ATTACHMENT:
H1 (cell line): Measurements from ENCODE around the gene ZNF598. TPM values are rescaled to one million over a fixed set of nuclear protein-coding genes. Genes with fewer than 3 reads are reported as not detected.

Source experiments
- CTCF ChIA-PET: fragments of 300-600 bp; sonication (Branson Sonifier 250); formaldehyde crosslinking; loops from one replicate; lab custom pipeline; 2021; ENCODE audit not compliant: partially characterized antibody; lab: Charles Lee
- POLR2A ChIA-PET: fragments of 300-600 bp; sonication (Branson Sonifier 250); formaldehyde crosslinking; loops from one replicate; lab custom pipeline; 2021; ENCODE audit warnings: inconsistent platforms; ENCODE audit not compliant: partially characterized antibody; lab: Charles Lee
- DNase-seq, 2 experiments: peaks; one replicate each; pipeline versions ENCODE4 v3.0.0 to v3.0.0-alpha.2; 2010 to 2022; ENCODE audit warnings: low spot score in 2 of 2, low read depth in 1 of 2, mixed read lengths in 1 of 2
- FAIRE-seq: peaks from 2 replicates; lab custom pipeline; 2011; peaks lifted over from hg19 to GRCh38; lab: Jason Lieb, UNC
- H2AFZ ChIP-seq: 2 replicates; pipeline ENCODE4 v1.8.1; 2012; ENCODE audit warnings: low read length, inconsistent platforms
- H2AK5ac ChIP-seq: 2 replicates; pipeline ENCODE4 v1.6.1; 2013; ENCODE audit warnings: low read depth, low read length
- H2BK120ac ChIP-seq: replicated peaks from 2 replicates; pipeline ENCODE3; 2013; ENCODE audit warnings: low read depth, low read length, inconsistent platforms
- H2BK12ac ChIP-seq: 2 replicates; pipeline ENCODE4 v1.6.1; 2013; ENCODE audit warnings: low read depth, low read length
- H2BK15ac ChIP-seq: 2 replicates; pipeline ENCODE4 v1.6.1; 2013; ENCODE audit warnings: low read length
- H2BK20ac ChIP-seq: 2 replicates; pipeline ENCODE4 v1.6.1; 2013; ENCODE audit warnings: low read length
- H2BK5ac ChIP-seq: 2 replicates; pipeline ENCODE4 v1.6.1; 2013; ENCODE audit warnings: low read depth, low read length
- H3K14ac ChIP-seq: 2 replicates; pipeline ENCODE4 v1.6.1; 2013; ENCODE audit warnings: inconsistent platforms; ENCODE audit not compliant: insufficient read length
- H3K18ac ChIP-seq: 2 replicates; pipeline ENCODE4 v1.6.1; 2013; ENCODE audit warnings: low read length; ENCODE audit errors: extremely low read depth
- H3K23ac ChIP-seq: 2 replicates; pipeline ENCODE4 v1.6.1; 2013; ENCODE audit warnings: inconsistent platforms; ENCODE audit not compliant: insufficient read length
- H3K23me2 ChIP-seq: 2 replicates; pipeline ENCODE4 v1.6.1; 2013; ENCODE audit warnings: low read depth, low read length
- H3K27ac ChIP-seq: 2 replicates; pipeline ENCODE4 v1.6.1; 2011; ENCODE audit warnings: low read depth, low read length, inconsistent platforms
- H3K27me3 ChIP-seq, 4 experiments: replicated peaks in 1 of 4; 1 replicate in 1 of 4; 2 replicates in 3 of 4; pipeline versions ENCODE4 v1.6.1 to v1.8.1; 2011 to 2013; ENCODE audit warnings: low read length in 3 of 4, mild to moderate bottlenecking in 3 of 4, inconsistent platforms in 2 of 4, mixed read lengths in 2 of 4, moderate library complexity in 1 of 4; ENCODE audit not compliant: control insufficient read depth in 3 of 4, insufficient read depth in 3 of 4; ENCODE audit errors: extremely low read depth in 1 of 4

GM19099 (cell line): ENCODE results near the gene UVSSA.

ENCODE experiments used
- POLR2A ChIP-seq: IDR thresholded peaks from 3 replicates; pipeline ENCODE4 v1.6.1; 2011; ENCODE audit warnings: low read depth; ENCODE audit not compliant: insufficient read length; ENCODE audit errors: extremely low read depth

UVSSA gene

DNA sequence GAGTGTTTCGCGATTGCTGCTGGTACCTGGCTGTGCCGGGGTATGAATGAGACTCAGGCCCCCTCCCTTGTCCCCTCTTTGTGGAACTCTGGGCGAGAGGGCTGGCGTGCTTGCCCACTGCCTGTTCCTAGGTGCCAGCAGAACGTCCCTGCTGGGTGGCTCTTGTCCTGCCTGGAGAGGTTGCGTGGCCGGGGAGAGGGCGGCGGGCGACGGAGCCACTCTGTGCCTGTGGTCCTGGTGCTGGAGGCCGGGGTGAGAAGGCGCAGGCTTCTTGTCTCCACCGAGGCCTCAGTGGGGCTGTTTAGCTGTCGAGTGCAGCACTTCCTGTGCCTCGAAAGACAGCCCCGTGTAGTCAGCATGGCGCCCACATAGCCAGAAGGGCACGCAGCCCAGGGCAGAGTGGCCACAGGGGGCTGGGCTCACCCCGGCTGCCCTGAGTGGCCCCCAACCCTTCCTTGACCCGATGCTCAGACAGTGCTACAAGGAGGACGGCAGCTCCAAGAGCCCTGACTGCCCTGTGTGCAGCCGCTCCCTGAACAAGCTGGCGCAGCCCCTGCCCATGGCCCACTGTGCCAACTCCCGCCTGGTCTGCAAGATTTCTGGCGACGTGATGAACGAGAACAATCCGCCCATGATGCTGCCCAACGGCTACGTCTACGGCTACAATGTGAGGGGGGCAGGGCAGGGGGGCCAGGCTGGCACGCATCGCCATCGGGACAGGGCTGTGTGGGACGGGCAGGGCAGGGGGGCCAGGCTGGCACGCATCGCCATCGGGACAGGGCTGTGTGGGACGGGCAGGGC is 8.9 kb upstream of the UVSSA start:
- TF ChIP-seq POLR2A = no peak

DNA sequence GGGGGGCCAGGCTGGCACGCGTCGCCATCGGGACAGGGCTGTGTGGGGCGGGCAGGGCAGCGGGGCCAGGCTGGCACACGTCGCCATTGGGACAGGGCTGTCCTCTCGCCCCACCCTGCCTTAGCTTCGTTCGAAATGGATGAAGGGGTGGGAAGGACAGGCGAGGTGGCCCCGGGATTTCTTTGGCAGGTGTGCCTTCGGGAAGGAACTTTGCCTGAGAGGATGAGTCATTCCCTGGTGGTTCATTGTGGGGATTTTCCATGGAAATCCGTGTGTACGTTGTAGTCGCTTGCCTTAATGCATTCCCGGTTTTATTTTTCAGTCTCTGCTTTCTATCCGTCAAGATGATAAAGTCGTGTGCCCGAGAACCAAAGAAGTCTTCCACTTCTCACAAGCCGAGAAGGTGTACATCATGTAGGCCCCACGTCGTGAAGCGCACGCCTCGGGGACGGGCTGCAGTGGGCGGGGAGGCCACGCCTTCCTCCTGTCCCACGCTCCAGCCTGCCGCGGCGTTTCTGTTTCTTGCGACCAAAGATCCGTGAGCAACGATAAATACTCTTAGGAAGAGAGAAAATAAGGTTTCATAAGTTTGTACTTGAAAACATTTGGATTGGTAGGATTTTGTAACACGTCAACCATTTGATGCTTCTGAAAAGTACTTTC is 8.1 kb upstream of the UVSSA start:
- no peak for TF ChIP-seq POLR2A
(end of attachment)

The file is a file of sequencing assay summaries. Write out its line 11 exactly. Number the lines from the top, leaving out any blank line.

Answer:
- H2BK15ac ChIP-seq: 2 replicates; pipeline ENCODE4 v1.6.1; 2013; ENCODE audit warnings: low read length